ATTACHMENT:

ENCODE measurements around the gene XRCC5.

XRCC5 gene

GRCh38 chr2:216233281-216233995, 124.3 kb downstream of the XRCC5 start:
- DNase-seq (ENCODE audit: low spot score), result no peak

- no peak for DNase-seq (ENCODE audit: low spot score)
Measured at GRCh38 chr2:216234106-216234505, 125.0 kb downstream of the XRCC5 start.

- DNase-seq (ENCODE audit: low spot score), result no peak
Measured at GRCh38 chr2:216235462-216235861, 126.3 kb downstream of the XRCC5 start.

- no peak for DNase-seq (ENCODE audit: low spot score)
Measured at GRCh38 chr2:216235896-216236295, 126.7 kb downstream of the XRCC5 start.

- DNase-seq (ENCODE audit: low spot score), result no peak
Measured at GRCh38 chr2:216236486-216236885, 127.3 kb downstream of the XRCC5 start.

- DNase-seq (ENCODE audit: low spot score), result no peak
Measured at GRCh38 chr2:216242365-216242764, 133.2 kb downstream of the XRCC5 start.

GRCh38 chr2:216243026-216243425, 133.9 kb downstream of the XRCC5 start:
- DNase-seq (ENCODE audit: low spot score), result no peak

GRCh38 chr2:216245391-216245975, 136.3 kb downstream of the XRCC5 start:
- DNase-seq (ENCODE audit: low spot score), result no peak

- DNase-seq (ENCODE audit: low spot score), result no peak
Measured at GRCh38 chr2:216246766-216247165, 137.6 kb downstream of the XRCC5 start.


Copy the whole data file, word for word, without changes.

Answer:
ENCODE measurements around the gene XRCC5.

XRCC5 gene

GRCh38 chr2:216233281-216233995, 124.3 kb downstream of the XRCC5 start:
- DNase-seq (ENCODE audit: low spot score), result no peak

- no peak for DNase-seq (ENCODE audit: low spot score)
Measured at GRCh38 chr2:216234106-216234505, 125.0 kb downstream of the XRCC5 start.

- DNase-seq (ENCODE audit: low spot score), result no peak
Measured at GRCh38 chr2:216235462-216235861, 126.3 kb downstream of the XRCC5 start.

- no peak for DNase-seq (ENCODE audit: low spot score)
Measured at GRCh38 chr2:216235896-216236295, 126.7 kb downstream of the XRCC5 start.

- DNase-seq (ENCODE audit: low spot score), result no peak
Measured at GRCh38 chr2:216236486-216236885, 127.3 kb downstream of the XRCC5 start.

- DNase-seq (ENCODE audit: low spot score), result no peak
Measured at GRCh38 chr2:216242365-216242764, 133.2 kb downstream of the XRCC5 start.

GRCh38 chr2:216243026-216243425, 133.9 kb downstream of the XRCC5 start:
- DNase-seq (ENCODE audit: low spot score), result no peak

GRCh38 chr2:216245391-216245975, 136.3 kb downstream of the XRCC5 start:
- DNase-seq (ENCODE audit: low spot score), result no peak

- DNase-seq (ENCODE audit: low spot score), result no peak
Measured at GRCh38 chr2:216246766-216247165, 137.6 kb downstream of the XRCC5 start.